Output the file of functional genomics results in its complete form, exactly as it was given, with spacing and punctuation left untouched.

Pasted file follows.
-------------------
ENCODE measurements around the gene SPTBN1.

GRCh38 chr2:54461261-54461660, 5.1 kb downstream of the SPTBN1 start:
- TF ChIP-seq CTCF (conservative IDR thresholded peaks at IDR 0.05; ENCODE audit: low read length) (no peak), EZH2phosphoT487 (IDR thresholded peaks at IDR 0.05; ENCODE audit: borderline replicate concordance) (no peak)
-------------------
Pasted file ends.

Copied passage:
ENCODE measurements around the gene SPTBN1.

GRCh38 chr2:54461261-54461660, 5.1 kb downstream of the SPTBN1 start:
- TF ChIP-seq CTCF (conservative IDR thresholded peaks at IDR 0.05; ENCODE audit: low read length) (no peak), EZH2phosphoT487 (IDR thresholded peaks at IDR 0.05; ENCODE audit: borderline replicate concordance) (no peak)